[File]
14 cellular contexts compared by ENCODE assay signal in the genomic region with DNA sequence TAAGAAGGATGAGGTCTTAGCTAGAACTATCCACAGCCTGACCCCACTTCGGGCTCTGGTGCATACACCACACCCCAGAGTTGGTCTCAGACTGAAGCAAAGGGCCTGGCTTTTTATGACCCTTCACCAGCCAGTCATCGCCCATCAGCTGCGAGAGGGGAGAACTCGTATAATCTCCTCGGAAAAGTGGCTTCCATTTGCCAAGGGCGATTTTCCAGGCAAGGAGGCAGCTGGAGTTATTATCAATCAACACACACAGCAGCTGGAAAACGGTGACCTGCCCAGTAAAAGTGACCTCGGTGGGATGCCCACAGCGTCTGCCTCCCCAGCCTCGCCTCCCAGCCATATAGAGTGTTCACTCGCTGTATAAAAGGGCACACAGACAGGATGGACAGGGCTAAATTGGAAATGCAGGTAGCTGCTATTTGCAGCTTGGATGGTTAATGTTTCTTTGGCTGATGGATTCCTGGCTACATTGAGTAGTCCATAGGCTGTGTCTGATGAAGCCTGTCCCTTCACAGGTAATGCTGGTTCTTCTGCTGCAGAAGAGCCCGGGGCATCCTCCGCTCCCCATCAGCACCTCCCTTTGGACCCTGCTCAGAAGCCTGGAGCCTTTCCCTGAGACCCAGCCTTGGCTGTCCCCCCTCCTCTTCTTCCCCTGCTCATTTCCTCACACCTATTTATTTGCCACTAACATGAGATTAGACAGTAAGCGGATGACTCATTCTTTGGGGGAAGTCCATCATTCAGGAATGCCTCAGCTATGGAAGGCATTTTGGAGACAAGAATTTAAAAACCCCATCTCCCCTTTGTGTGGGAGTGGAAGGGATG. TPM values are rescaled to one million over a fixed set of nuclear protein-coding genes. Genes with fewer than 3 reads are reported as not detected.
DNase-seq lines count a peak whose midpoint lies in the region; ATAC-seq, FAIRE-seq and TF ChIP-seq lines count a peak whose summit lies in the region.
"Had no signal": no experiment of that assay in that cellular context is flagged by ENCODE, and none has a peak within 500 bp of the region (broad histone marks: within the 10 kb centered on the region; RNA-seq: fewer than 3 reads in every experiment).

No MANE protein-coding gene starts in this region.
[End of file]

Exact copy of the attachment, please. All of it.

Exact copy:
14 cellular contexts compared by ENCODE assay signal in the genomic region with DNA sequence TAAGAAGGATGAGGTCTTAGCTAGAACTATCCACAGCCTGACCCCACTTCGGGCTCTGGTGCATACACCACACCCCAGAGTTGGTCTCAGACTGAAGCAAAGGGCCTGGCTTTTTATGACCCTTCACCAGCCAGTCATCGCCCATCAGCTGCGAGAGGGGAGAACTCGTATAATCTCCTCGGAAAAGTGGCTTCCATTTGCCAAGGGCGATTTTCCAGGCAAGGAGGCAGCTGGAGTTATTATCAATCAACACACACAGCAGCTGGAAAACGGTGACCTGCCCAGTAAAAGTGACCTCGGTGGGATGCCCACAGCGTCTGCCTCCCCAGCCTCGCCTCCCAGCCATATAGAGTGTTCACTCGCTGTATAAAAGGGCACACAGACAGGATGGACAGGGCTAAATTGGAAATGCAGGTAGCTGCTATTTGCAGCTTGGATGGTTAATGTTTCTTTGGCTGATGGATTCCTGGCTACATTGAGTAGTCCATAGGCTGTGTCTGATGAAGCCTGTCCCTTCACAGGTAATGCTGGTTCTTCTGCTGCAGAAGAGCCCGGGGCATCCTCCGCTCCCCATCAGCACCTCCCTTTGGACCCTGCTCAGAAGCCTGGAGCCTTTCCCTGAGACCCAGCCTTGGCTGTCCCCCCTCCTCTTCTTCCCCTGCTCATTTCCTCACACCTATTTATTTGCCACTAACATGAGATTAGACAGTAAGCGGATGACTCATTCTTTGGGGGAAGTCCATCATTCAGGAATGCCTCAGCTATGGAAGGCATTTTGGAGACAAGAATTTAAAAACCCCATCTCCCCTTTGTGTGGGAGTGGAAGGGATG. TPM values are rescaled to one million over a fixed set of nuclear protein-coding genes. Genes with fewer than 3 reads are reported as not detected.
DNase-seq lines count a peak whose midpoint lies in the region; ATAC-seq, FAIRE-seq and TF ChIP-seq lines count a peak whose summit lies in the region.
"Had no signal": no experiment of that assay in that cellular context is flagged by ENCODE, and none has a peak within 500 bp of the region (broad histone marks: within the 10 kb centered on the region; RNA-seq: fewer than 3 reads in every experiment).

No MANE protein-coding gene starts in this region.